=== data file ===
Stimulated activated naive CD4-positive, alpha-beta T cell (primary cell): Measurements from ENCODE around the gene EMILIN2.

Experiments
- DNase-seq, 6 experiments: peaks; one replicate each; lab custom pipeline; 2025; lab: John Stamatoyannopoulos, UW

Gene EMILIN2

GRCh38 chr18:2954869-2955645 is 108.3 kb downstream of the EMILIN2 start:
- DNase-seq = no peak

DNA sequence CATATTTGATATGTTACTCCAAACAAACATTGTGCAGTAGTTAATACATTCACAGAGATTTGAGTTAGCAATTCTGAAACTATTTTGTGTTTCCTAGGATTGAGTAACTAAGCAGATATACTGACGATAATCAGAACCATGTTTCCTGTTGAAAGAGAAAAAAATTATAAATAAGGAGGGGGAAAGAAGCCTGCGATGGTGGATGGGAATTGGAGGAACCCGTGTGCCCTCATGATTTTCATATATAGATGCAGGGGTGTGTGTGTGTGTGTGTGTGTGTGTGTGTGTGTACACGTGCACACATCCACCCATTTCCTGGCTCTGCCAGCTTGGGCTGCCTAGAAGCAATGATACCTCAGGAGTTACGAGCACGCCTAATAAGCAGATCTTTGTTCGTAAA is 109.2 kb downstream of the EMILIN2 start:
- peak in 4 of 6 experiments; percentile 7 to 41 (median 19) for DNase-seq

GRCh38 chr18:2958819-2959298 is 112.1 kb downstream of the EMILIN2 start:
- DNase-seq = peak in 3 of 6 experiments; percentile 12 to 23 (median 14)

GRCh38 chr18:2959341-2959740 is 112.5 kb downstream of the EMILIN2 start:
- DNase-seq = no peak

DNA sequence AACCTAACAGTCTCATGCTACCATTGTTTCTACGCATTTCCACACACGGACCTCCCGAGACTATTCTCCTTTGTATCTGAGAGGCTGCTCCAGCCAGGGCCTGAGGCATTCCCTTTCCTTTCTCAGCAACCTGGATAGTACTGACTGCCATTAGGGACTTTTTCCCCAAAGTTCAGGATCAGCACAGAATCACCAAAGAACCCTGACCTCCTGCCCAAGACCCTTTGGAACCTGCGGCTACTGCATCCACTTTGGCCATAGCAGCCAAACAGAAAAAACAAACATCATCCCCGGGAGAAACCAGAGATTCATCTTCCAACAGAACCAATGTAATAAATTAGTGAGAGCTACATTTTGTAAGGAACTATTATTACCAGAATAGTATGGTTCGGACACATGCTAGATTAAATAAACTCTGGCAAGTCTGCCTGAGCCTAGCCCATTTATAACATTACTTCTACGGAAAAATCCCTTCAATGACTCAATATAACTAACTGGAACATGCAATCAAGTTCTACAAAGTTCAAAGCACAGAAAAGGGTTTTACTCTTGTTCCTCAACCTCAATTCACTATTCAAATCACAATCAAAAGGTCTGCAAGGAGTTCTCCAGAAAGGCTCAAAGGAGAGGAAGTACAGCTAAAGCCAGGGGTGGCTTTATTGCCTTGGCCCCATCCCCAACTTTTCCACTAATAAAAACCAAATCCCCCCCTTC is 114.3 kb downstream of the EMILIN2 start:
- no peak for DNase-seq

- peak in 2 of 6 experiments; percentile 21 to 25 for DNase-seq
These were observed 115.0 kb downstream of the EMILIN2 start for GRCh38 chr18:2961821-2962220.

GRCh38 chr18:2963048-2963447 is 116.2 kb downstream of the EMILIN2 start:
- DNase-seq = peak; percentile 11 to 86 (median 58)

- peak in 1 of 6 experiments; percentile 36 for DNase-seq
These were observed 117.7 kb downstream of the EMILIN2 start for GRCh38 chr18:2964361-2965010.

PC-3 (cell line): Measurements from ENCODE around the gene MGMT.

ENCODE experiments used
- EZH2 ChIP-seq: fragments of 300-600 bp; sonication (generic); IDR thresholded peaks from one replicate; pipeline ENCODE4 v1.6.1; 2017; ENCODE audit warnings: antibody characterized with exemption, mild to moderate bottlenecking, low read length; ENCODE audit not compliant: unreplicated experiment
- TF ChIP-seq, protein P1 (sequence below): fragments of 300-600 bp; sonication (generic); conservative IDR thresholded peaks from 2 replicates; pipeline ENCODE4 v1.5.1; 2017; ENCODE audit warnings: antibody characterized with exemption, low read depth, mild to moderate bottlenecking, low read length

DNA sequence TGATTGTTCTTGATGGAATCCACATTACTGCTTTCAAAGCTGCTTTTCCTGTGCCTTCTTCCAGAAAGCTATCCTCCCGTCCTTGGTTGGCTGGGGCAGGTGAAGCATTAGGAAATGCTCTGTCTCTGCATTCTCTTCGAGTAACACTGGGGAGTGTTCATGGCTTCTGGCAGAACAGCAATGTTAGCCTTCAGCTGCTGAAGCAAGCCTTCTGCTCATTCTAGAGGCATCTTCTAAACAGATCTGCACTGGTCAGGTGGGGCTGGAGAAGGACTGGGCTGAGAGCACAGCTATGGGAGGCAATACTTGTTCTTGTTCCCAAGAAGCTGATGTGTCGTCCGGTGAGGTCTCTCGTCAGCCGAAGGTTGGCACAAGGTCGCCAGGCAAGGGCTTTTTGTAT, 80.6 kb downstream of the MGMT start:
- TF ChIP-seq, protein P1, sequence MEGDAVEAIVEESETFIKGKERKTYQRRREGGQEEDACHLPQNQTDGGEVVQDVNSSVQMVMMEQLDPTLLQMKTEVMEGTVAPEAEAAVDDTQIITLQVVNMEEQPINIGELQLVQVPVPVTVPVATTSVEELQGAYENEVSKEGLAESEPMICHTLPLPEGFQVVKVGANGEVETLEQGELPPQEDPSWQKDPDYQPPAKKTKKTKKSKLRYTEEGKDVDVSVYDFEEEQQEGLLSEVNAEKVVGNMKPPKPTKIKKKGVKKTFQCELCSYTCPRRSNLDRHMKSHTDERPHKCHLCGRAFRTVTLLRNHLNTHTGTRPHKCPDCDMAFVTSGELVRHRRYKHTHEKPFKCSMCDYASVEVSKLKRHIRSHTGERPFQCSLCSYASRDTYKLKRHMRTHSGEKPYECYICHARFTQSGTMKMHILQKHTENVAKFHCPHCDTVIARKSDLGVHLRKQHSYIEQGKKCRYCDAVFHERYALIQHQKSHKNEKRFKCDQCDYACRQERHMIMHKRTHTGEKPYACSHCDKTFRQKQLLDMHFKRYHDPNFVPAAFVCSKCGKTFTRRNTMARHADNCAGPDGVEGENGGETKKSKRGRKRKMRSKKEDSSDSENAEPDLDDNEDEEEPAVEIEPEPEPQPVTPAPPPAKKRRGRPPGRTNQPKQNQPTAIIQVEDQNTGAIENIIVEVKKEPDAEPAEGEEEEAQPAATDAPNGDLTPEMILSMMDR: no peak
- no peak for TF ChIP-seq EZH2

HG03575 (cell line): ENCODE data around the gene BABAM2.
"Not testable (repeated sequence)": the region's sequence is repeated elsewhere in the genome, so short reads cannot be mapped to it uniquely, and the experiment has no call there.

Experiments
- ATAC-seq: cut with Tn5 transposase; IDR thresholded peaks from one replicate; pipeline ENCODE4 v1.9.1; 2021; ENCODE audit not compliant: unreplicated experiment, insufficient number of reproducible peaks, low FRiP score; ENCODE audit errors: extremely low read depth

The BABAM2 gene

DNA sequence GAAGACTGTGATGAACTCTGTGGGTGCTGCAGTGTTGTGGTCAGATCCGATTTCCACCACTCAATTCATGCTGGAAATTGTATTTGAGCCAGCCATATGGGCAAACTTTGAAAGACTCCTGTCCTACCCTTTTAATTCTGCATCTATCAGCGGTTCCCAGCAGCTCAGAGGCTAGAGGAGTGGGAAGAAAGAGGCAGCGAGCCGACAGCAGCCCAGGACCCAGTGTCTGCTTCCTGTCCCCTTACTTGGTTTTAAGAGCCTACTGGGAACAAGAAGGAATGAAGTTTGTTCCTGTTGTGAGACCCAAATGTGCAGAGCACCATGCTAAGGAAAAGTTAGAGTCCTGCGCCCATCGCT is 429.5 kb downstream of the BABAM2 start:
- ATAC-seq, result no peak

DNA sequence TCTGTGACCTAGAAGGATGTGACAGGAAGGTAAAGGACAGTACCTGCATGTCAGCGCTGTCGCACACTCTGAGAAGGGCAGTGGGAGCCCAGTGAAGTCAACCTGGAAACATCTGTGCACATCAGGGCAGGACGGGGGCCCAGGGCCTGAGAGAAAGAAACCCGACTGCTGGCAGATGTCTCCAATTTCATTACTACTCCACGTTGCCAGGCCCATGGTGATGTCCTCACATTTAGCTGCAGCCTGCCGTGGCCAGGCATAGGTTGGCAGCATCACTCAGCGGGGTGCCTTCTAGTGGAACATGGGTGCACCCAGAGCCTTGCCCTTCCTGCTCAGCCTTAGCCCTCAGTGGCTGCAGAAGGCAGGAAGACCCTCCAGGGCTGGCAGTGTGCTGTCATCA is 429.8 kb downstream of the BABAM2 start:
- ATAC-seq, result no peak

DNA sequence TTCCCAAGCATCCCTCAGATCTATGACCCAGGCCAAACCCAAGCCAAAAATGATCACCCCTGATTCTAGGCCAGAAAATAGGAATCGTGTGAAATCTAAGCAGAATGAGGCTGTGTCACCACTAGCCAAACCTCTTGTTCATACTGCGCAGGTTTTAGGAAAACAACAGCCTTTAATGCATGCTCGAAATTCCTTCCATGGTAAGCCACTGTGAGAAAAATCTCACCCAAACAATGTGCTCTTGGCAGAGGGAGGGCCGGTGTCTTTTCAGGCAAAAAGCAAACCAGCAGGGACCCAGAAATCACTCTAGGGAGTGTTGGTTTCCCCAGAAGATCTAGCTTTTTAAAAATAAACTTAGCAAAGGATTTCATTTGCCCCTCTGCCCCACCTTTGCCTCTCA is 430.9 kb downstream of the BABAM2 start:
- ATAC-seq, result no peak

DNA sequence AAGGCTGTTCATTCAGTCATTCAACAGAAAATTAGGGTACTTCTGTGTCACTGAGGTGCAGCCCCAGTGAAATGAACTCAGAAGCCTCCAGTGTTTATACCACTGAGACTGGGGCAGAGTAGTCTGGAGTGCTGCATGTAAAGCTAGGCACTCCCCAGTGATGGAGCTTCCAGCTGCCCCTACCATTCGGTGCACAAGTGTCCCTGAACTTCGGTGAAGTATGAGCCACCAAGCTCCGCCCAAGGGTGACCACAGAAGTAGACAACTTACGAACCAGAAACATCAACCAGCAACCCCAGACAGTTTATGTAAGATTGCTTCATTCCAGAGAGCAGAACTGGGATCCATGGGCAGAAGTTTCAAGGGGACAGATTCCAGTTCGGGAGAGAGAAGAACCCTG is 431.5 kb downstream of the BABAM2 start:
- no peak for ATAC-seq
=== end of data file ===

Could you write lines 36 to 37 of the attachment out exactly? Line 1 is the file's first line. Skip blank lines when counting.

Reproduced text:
- ATAC-seq, result no peak

DNA sequence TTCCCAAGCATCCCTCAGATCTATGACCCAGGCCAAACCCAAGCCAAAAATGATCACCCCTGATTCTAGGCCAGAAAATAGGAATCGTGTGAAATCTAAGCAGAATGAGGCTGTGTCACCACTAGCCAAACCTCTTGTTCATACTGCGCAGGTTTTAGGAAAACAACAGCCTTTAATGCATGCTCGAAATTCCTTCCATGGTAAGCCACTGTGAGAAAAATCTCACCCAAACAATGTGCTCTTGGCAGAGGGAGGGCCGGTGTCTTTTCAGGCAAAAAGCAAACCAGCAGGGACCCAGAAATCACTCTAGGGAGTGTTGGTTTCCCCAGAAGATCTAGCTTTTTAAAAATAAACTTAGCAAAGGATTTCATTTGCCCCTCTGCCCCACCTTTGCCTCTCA is 430.9 kb downstream of the BABAM2 start: